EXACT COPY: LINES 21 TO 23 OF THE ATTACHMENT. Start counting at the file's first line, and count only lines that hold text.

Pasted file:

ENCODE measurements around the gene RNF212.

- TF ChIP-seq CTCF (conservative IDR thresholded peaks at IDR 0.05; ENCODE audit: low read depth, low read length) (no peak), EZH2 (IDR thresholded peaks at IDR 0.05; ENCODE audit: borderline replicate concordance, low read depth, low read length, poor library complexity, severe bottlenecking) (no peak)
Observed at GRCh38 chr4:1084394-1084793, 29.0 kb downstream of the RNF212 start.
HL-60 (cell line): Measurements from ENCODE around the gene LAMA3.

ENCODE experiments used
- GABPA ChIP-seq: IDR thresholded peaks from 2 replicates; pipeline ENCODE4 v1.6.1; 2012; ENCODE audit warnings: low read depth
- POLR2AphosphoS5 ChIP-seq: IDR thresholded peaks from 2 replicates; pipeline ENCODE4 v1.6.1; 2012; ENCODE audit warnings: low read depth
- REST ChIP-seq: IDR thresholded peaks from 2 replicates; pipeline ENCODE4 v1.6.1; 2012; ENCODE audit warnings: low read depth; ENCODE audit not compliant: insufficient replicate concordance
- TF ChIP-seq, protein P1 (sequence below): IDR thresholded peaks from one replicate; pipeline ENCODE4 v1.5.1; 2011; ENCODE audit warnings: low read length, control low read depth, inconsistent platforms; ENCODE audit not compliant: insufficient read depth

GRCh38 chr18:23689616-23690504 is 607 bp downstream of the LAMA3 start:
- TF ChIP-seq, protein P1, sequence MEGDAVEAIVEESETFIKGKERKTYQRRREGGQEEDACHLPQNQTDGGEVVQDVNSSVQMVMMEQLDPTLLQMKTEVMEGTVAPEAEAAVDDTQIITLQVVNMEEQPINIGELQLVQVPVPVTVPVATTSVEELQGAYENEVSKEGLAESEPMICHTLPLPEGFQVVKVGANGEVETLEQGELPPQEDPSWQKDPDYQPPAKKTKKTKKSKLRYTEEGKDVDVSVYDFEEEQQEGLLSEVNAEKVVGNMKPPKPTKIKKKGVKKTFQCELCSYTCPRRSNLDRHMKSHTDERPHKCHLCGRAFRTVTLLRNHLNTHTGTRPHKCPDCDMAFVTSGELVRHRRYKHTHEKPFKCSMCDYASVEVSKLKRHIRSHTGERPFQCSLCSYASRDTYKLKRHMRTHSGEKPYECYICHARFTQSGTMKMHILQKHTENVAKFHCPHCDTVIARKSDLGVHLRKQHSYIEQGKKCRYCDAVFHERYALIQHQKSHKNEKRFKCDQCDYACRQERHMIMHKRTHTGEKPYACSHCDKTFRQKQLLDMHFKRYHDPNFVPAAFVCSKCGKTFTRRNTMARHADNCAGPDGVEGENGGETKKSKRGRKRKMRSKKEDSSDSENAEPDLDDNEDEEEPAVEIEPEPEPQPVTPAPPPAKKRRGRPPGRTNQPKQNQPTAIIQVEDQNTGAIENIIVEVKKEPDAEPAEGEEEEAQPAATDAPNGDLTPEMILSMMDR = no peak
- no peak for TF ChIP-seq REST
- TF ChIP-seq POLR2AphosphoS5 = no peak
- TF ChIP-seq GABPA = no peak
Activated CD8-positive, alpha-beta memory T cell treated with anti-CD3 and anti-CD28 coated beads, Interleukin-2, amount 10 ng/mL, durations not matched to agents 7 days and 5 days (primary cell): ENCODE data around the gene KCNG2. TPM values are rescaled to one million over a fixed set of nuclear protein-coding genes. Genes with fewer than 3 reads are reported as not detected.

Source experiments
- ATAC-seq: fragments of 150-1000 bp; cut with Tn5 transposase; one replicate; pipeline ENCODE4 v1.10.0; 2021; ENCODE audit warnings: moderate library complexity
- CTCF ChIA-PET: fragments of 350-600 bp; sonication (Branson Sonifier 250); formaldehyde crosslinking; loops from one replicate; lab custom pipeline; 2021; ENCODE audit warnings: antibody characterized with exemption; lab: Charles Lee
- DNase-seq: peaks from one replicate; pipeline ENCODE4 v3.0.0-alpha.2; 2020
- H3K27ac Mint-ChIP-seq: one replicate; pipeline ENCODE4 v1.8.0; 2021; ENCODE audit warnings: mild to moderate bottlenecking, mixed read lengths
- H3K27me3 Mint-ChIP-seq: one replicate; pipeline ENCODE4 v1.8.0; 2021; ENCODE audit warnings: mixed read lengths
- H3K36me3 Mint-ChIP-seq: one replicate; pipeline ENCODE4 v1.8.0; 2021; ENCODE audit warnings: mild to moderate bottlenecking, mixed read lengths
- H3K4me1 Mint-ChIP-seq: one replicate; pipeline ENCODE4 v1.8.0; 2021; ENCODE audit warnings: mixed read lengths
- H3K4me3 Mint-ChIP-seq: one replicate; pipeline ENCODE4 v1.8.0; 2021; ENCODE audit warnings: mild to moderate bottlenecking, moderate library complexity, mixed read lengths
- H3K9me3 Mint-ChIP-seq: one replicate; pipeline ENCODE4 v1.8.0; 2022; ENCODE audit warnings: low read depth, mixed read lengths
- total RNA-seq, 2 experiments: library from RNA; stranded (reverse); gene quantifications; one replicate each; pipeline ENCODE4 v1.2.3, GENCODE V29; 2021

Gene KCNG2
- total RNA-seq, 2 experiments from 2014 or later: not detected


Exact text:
- H3K27me3 Mint-ChIP-seq: one replicate; pipeline ENCODE4 v1.8.0; 2021; ENCODE audit warnings: mixed read lengths
- H3K36me3 Mint-ChIP-seq: one replicate; pipeline ENCODE4 v1.8.0; 2021; ENCODE audit warnings: mild to moderate bottlenecking, mixed read lengths
- H3K4me1 Mint-ChIP-seq: one replicate; pipeline ENCODE4 v1.8.0; 2021; ENCODE audit warnings: mixed read lengths